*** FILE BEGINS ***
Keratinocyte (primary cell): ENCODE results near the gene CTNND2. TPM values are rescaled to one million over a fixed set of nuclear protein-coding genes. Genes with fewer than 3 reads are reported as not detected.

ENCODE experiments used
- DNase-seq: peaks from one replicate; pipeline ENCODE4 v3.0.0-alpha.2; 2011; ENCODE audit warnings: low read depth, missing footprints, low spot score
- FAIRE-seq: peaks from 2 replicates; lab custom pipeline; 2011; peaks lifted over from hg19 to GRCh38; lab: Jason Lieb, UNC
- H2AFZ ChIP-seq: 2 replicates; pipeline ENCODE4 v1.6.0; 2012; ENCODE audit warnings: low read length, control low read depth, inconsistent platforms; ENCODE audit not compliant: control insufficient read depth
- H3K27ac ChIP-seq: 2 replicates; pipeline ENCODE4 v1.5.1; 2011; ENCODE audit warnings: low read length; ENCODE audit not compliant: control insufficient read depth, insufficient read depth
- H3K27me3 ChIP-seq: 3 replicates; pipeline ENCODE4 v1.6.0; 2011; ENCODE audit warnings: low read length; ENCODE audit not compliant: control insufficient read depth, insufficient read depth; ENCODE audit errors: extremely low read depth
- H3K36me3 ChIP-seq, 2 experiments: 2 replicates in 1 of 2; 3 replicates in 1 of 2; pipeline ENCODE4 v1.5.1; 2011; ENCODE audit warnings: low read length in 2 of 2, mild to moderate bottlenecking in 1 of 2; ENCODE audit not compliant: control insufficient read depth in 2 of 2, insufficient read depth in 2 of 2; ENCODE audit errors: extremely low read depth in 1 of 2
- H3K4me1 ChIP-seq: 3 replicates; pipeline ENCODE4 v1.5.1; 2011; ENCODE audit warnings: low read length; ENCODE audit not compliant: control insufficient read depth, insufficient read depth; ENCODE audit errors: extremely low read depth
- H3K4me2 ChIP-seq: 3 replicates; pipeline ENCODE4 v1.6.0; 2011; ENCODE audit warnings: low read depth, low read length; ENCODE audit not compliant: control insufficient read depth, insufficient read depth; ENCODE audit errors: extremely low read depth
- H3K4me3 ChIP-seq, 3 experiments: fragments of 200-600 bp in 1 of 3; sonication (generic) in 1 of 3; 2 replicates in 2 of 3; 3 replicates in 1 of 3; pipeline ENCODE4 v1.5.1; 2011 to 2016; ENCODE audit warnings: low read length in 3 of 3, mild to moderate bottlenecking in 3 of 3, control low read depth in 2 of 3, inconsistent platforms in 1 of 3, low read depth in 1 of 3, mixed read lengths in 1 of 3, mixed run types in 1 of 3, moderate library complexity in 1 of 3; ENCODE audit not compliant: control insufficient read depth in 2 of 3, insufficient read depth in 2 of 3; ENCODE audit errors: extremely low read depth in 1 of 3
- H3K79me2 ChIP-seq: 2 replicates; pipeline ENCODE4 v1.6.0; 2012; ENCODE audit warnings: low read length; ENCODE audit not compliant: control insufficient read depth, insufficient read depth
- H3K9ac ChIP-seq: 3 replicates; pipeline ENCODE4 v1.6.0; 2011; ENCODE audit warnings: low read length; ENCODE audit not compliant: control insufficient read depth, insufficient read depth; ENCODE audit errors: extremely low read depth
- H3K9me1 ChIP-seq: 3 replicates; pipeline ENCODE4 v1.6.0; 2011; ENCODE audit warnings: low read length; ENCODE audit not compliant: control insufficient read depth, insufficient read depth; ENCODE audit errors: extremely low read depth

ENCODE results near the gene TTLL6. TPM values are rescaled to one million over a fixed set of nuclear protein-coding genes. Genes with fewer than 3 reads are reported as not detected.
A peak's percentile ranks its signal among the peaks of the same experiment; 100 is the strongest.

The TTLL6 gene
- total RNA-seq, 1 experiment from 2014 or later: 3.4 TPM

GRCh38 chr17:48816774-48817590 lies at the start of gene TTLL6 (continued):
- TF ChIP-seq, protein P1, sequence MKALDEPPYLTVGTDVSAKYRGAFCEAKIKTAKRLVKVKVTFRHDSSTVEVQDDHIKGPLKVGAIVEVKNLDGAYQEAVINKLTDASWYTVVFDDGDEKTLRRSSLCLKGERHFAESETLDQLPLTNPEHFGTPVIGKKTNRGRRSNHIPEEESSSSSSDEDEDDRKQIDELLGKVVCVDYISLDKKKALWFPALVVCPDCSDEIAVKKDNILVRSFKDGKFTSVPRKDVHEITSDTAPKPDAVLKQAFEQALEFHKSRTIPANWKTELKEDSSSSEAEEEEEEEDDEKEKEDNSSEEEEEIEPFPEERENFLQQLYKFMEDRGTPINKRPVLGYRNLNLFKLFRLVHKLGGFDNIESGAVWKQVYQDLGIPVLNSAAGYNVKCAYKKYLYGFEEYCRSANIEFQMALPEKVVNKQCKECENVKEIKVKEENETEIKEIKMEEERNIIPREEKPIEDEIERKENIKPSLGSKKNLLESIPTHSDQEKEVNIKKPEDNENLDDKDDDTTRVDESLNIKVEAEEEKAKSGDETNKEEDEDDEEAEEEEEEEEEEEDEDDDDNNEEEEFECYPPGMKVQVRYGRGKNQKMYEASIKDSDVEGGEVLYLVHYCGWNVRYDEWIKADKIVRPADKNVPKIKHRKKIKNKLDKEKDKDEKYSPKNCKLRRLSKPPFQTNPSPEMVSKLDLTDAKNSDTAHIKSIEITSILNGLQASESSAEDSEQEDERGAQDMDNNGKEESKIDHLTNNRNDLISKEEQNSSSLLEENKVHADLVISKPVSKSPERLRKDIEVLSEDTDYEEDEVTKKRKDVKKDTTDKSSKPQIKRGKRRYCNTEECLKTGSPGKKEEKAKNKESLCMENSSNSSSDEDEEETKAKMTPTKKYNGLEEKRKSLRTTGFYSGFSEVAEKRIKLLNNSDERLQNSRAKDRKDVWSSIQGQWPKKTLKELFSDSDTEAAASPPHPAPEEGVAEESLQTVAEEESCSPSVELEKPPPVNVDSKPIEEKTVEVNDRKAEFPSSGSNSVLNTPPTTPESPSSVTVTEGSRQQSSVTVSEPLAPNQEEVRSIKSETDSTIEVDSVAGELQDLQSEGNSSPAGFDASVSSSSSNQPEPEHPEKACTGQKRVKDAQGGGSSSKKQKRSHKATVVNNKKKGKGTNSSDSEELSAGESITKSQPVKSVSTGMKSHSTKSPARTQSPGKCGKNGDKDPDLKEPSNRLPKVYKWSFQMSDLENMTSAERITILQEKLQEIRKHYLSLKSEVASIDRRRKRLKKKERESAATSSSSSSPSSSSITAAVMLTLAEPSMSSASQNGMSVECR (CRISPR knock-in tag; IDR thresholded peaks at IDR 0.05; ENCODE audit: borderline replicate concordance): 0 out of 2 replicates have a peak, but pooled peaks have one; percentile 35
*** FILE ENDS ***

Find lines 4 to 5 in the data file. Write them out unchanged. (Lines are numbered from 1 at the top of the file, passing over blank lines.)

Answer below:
- FAIRE-seq: peaks from 2 replicates; lab custom pipeline; 2011; peaks lifted over from hg19 to GRCh38; lab: Jason Lieb, UNC
- H2AFZ ChIP-seq: 2 replicates; pipeline ENCODE4 v1.6.0; 2012; ENCODE audit warnings: low read length, control low read depth, inconsistent platforms; ENCODE audit not compliant: control insufficient read depth